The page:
Mandela developed lessons and valued when he was imprisoned. Nelson Mandela, who had come out from prison, was a different man than the one who had arrived due to his age, values, and lessons Mandela carried in which he used to lead a nation. Mandela would always praise individuals by using the phrases 'measured', 'balanced' and 'controlled', which he would assert was a reflection of himself. Mandela responded to Richard Stengel's question on how prison changed him, and he articulated that prison changed him. He came out of jail as measured, self-disciplined, and control, capable of strategizing and liaising with a colleague and aiming for a better South Africa. He became the figure who was able as a person and as part of the community to bring a country out of its history of racism and oppression.
Prison’s Lessons to Run a Country
Mandela was a transformative leader who led South Africa as the first Black president. The lessons that Mandela drew from prison enabled him to run the nation. The first lesson that Mandela derived from prison is forgiving to be free from emotions of revenge and victimhood. While in prison, Mandela chose to forgive the jailers and warders whom he viewed as the victims of the harsh apartheid rule. After his release, Mandela announced that he was working with the same individuals who threw him in prison, persecuted his wife, and harassed his children from one academic institution to the other. He persuaded other persons to forget the past and think of the present. This form of forgiveness carries on inspiring others and transforming society's perceptions (Soudien, 354).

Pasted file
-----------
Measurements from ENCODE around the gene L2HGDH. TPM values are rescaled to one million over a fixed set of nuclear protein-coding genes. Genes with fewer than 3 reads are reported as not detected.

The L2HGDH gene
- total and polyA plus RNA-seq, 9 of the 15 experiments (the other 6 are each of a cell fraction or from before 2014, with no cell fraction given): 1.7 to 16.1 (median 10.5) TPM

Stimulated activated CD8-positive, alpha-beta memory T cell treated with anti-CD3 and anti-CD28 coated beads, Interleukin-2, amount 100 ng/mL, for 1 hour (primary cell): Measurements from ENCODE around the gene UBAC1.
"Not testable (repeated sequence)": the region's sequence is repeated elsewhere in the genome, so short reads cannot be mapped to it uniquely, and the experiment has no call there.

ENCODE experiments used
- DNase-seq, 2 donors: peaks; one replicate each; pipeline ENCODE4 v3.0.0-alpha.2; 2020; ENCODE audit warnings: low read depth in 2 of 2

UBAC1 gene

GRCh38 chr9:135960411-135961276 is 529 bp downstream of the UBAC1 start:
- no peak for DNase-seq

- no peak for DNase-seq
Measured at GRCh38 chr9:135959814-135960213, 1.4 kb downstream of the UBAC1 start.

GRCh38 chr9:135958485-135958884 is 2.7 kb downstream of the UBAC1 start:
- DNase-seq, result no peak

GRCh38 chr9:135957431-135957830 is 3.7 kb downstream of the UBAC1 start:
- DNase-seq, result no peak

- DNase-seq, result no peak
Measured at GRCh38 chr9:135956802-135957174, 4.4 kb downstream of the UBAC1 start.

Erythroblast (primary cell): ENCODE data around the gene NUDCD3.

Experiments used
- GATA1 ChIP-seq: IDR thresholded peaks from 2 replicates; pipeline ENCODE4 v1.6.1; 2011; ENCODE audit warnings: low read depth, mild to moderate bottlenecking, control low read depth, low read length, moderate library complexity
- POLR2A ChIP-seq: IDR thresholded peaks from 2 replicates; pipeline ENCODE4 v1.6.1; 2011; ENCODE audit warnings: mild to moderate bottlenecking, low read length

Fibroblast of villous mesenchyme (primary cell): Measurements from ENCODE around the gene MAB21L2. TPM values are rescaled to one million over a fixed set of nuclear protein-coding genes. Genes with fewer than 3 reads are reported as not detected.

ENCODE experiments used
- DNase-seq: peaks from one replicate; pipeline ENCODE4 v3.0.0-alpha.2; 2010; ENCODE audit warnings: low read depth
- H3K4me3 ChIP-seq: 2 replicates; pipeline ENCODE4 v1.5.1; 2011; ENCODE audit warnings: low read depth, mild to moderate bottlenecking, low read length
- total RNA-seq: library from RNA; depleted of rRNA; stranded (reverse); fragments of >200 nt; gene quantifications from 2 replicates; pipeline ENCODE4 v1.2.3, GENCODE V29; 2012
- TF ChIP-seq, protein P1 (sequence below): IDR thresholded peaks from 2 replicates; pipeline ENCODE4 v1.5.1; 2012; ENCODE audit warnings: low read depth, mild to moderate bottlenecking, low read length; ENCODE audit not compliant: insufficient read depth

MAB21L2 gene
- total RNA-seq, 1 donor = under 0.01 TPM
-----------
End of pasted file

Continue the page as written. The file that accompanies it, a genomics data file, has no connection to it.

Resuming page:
The second lesson that Mandela derived from prison was peacefully reconciling with persons who opposed his struggle at the hallmark of his agenda (Le Cordeur, 45). There was absolutely no person who anticipated that Mandela would liaise with Fredrick de Klerk, an individual who belonged to the South African regime that harshly treated Mandela and his comrades in the African National Congress. Mandela confessed that his hatred towards the white rulers in the nation reduced while in prison. When he came out of prison, his was that the ultimate way of building a new South Africa was encouraging the whites and blacks to liaise as the nation belongs to them.
The third lesson that Mandela derived from prison is freedom. As a transformative leader, Mandela had a lasting commitment vision of justice and freedom for the black South Africans. Whereas in prison, Mandela learned that it is important to persevere when attempting to attain a certain goal. He faced many hardships when he was imprisoned.
In conclusion, the prison was the greatest teacher of Mandela. Before entering prison, Mandela was passionate, sensitive, and emotional. Prison allowed Mandela to undergo a journey of self-transformation. It enabled him to learn patience, discipline, and leadership. The Mandela that was released was different in terms of age, values, and lessons. He had virtues as ‘balanced’, ‘measured’ and ‘controlled’. The lessons that Mandela derived from the prison enabled him to successfully run the nation.